My Review on Chappaquiddick (2017)
Mary Jo Kopechne was a secretary and political campaign specialist on New York Senator Robert F. Kennedy's secretarial staff. On the evening of July 18,1969, Ms. Kopechne was in attendance at a party with five other young ladies who were co-workers of hers. These six ladies were know affectionately as "The Boiler Room" girls by the rest of Kennedy's staff for their hard work and dedication to the campaign. The party was in honor of the ladies work and took place on Chappaquiddick Island, off the east coast of Martha's Vineyard, Massachusetts. Ted Kennedy was also in attendance at this party. It is understood that Ms. Kopechne didn't know him well. At around 11:15pm Ted decided to leave the celebration and Ms. Kopechne desired to leave also, they left together. Ms. Kopechne's close friends were not aware that she left.
Chappaquiddick (2017) starring Kate Mara as Mary Jo Kopechne, Jason Clarke as Ted Kennedy and Ed Helms as Joe Gargan is the account of the incident that occurred after she leaves with Ted Kennedy and the aftermath that ensues. I will say that the film is well done in that it handles Ms. Kopechne's memory appropriately. The material that they were able to work with really painted a portrait of her as a victim and not blaming her for decisions made. The director, John Curran and writers, Taylor Allen and Andrew Logan seemed to take care and concern as to how the story was told and no cynicism was apparent. With that said, there was obviously no way to spin this story to shine Senator Ted Kennedy in an a good light.
Jason Clarke, Chappaquiddick (2017)
I really like Jason Clarke as an actor. He did a great job playing Senator Kennedy with large prosthetic teeth and red hair combed and cropped, the styling department did a great job creating a likeness here. Clarke's performance is well executed as the bumbling, dishonest, inconsistent and low-confidence Kennedy. The film really shines a light on how poorly this incident was handled and it made things seem as though Kennedy just wasn't that quick or smart for that matter. Though there is no way you could feel sorry for this character in American History, one could sympathize with how poorly his father the ailing Joe Kennedy played by Bruce Dern, treated him. Chappaquiddick (2017) shows that Ted is in fact the last Kennedy son, there was much public and political pressure to measure up in some ways to both his brothers' legacies. Unfortunately, the film must show how Ted even used this disposition as a poor tactic to pad his humiliation from the Chappaquiddick incident.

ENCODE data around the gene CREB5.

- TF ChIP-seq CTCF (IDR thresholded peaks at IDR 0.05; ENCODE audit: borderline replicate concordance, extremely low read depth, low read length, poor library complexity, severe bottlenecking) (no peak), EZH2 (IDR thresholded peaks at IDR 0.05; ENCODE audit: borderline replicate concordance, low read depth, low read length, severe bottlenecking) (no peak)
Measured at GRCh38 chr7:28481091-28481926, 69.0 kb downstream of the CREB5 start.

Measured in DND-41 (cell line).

Ed Helms of "The Hangover" (2009) fame did a stellar job playing Kennedy's cousin Joe Gargan. Joe was a tortured character in this tale of deceit, misjudgement and carelessness. The film does a great job depicting how Ted's decisions affected him. Joe along with his childhood friend Paul Markham played by Jim Gaffigan were dragged into this immediately, forcing them to be unwillingly complicit. Chappaquiddick (2017) highlights how there was a fear and reverence towards the Kennedy name. The gravity alone that this name brought meant that the people of Massachusetts simply fell in line with Ted and his antics. The film shows us that, even though this man did much wrong they were going to help him through it.
Chappaquiddick (2017) is shot against beautiful backdrops created in Ipswich, Rowley and Newburyport Massachusetts. The set design accents much of the luxury and privilege that came with the high-end American lifestyles of this era. In this world that the film shows us, we are given an excerpt of how this privileged environment can, in some instances lead to poor behavior, bad judgements and a careless attitude. It almost seems to detach the ones living in it from the real world. When horrendous things occur or accidents happen, the people that live in these manufactured backdrops are not willing to face the consequences because it removes them from the comfortable world that luxury, privilege and even power provides.
The depiction of Senator Kennedy's actions will always be a black eye in the Kennedy legacy. The film maker handles this in a respectful manner. I recommend this film as an invaluable history lesson as to why honesty and integrity must come first no matter what the situation is or what it will cost.